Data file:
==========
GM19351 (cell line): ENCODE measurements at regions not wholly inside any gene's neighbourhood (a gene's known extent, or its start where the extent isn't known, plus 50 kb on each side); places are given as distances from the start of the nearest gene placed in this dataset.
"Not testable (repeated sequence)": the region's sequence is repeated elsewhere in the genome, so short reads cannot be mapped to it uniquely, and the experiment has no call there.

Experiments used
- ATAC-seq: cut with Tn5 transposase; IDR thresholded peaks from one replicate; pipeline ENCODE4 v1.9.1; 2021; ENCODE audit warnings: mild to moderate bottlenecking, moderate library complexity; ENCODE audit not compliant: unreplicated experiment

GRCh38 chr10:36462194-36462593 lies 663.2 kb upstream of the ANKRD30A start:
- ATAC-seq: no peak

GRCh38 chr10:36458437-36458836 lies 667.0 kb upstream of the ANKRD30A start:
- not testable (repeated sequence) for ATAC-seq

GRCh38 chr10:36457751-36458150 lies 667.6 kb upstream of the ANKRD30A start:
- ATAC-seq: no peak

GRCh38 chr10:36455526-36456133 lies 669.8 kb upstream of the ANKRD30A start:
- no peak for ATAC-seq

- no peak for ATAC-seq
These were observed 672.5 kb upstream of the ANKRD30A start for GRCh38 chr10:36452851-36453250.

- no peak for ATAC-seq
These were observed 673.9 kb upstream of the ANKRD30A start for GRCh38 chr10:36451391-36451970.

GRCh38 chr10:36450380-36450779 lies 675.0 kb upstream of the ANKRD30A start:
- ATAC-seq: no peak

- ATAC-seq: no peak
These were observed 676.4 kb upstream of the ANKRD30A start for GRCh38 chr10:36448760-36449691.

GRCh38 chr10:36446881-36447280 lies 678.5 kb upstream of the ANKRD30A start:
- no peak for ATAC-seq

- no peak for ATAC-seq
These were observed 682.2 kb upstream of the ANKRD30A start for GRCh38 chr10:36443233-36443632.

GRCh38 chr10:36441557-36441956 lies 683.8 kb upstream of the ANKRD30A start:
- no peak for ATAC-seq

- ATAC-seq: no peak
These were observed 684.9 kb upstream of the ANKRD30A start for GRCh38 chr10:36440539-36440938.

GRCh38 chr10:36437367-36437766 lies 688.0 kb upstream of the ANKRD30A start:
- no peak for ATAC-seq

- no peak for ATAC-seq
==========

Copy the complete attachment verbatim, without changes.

GM19351 (cell line): ENCODE measurements at regions not wholly inside any gene's neighbourhood (a gene's known extent, or its start where the extent isn't known, plus 50 kb on each side); places are given as distances from the start of the nearest gene placed in this dataset.
"Not testable (repeated sequence)": the region's sequence is repeated elsewhere in the genome, so short reads cannot be mapped to it uniquely, and the experiment has no call there.

Experiments used
- ATAC-seq: cut with Tn5 transposase; IDR thresholded peaks from one replicate; pipeline ENCODE4 v1.9.1; 2021; ENCODE audit warnings: mild to moderate bottlenecking, moderate library complexity; ENCODE audit not compliant: unreplicated experiment

GRCh38 chr10:36462194-36462593 lies 663.2 kb upstream of the ANKRD30A start:
- ATAC-seq: no peak

GRCh38 chr10:36458437-36458836 lies 667.0 kb upstream of the ANKRD30A start:
- not testable (repeated sequence) for ATAC-seq

GRCh38 chr10:36457751-36458150 lies 667.6 kb upstream of the ANKRD30A start:
- ATAC-seq: no peak

GRCh38 chr10:36455526-36456133 lies 669.8 kb upstream of the ANKRD30A start:
- no peak for ATAC-seq

- no peak for ATAC-seq
These were observed 672.5 kb upstream of the ANKRD30A start for GRCh38 chr10:36452851-36453250.

- no peak for ATAC-seq
These were observed 673.9 kb upstream of the ANKRD30A start for GRCh38 chr10:36451391-36451970.

GRCh38 chr10:36450380-36450779 lies 675.0 kb upstream of the ANKRD30A start:
- ATAC-seq: no peak

- ATAC-seq: no peak
These were observed 676.4 kb upstream of the ANKRD30A start for GRCh38 chr10:36448760-36449691.

GRCh38 chr10:36446881-36447280 lies 678.5 kb upstream of the ANKRD30A start:
- no peak for ATAC-seq

- no peak for ATAC-seq
These were observed 682.2 kb upstream of the ANKRD30A start for GRCh38 chr10:36443233-36443632.

GRCh38 chr10:36441557-36441956 lies 683.8 kb upstream of the ANKRD30A start:
- no peak for ATAC-seq

- ATAC-seq: no peak
These were observed 684.9 kb upstream of the ANKRD30A start for GRCh38 chr10:36440539-36440938.

GRCh38 chr10:36437367-36437766 lies 688.0 kb upstream of the ANKRD30A start:
- no peak for ATAC-seq

- no peak for ATAC-seq